Andrew Tate: How To Talk To Men That Follow Him
Robert Common is the founder and managing partner of The Beekeeper House, a mental health and addiction treatment centre. He told me that to all intents and purposes, Tate’s most devoted followers have been radicalised. “It’s essentially an extremist view that parallels the types of tactics that terrorist organisations use to recruit individuals to their causes,” he tells me. “We live in an increasingly polarised society. Those with opinions that don’t fit what the masses on social media, mainstream media or their peers deem as ‘normal’ are forced to the side-lines. When you’re in this position, it can be challenging to have your voice heard, or your voice gains more traction than is warranted.
“Someone like Andrew Tate and his teachings become appealing because there’s a perception that gives you a platform to be seen and listened to, which can be very intoxicating if you’re not used to it. Tate is pretending to represent this group of overlooked individuals when he actually does so for his own self-serving purposes.”
In order to understand the scale of the Andrew Tate problem, I asked the End Sexism in Schools campaign if they think that there is a real life correlation between his popularity and increasing sexism in the school environment. Katrina Handford, who helps lead the campaign as well as being the head of a mixed boarding school, said: “Undoubtedly. When individuals like Tate become so popular and influential, it normalises these sorts of beliefs and behaviours, not only for boys, but for girls too, making it harder for young girls to push back on comments – whether they be inappropriate, misogynistic or dangerous ones. It also reinforces harmful ideas amongst boys and young men that the only ‘acceptable’ emotions for them to experience and express are anger and violence, and that only through some kind of dominance can they be truly masculine. This is dangerous for boy’s mental and emotional wellbeing whilst also perpetuating issues of male violence against women.”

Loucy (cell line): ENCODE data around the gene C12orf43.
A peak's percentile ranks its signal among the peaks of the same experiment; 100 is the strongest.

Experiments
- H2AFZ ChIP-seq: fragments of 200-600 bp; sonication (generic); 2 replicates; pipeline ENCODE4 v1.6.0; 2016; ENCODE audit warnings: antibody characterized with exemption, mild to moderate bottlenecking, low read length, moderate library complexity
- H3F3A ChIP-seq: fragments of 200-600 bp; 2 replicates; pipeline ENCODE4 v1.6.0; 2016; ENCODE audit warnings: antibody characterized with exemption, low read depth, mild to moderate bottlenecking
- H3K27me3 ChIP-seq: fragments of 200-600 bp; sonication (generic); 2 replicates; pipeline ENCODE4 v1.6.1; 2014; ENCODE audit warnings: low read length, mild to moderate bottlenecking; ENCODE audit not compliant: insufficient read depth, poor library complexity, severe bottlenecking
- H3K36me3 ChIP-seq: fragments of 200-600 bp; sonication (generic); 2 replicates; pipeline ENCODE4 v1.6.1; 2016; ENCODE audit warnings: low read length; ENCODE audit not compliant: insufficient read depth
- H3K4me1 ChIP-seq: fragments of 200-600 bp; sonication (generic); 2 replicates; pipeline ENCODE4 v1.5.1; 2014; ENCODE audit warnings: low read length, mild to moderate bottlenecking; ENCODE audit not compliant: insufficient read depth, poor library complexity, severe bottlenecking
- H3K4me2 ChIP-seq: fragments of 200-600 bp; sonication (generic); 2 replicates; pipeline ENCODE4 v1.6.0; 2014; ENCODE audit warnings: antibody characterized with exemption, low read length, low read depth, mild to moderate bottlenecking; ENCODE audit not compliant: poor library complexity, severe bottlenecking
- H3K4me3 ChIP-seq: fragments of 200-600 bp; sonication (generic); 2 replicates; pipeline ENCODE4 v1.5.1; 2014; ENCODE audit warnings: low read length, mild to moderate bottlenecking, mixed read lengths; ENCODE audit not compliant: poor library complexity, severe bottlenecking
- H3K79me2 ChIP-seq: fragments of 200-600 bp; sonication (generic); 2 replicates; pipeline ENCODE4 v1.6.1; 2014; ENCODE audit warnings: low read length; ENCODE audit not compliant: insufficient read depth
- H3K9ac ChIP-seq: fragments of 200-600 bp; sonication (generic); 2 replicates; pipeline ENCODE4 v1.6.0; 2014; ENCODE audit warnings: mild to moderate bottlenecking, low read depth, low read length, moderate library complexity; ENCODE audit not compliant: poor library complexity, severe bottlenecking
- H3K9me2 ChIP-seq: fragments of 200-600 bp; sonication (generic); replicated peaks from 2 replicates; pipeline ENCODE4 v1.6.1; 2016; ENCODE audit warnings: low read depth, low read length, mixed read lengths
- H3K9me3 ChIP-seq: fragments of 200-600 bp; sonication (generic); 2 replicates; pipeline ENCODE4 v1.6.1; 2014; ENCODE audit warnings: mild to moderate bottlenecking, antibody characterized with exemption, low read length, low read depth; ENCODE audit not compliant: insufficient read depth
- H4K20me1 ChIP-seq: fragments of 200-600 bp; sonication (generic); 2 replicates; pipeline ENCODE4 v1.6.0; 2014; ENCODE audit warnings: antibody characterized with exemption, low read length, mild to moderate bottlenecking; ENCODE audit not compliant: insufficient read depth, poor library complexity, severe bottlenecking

But it’s not just very young men who are being seduced by Tate. The size of his following demonstrates that men all over the world – the kind of men you work with, have after work drinks with, went to school with, are quietly following him. And the extent of this is actually more shocking than we initially realised.
Results from a recent YouGov poll revealed that around a quarter of young men agree with Andrew Tate’s views on how women should be treated. In May 2023, The Independent revealed, having viewed the poll data, that 26 per cent of men in the UK aged between 18 and 29 who had heard of the Tate agreed with his opinions on women.
Some 28 per cent of men between 30 and 39 backed his outlook on women. The results also found that three in 10 men aged between 30 and 39 who were aware of him agreed with his views on masculinity and what being a man involves, while a quarter of men in the 18 to 29 age bracket backed Tate on this.
Andrea Simon, director of the End Violence Against Women Coalition, told the newpaper the stats were “hugely concerning” and the survey demonstrates “Tate continues to wield influence on a significant proportion of younger men, who say they agree with his views on women, masculinity and how to be a man”.
She added: “His portrayal of a successful, lavish lifestyle, which is fully intended to target and appear aspirational for boys and men, is a dangerous mask for the violent and misogynistic content being drip-fed to his young viewers.”
So, what do you do if you’re confronted by a Tate fan?
It might be tempting to express total horror, but shaming isn’t going to help. Robert Common explains: “The person in question may be manifesting a more significant, profound issue. This could be a traumatic experience, a lack of belonging, or a sense of insecurity – any kind of vulnerability increases the chance of being radicalised in one form or another. It’s always hard when someone is aligning with opinions that many of us find offensive, distressing and potentially dangerous. Regardless of your political or social leanings, you should listen and engage with those whose views you find challenging – if you don’t, you risk marginalising them further and pushing them to greater extremes.”
Counsellor Michelle Ruth suggests a gentler path, saying: “I would try to understand their interest a little more. Trying to understand what is appealing about Tate may give you a clue as to what they may be seeking out by following him. In doing so, you may be able to discover whether there is a ‘healthier’ or less toxic option for them. It’s also helpful not to criticise and really try to empathise with that person’s experience, so that they don’t feel rejected and simply feel supported.”
If you do find that someone you know is a secret Andre Tate fan, try to remember that Tate might be vile, but he’s not entirely stupid. Just as the diet and beauty industries exploited women for decades to sell products, men like Andrew Tate exploit the vulnerabilities and insecurities of men who don’t know how to be men. Like charismatic cult leaders, these men claim to be able to fix every unhappiness and cure every ill. The men he is radicalising are, to an extent, victims.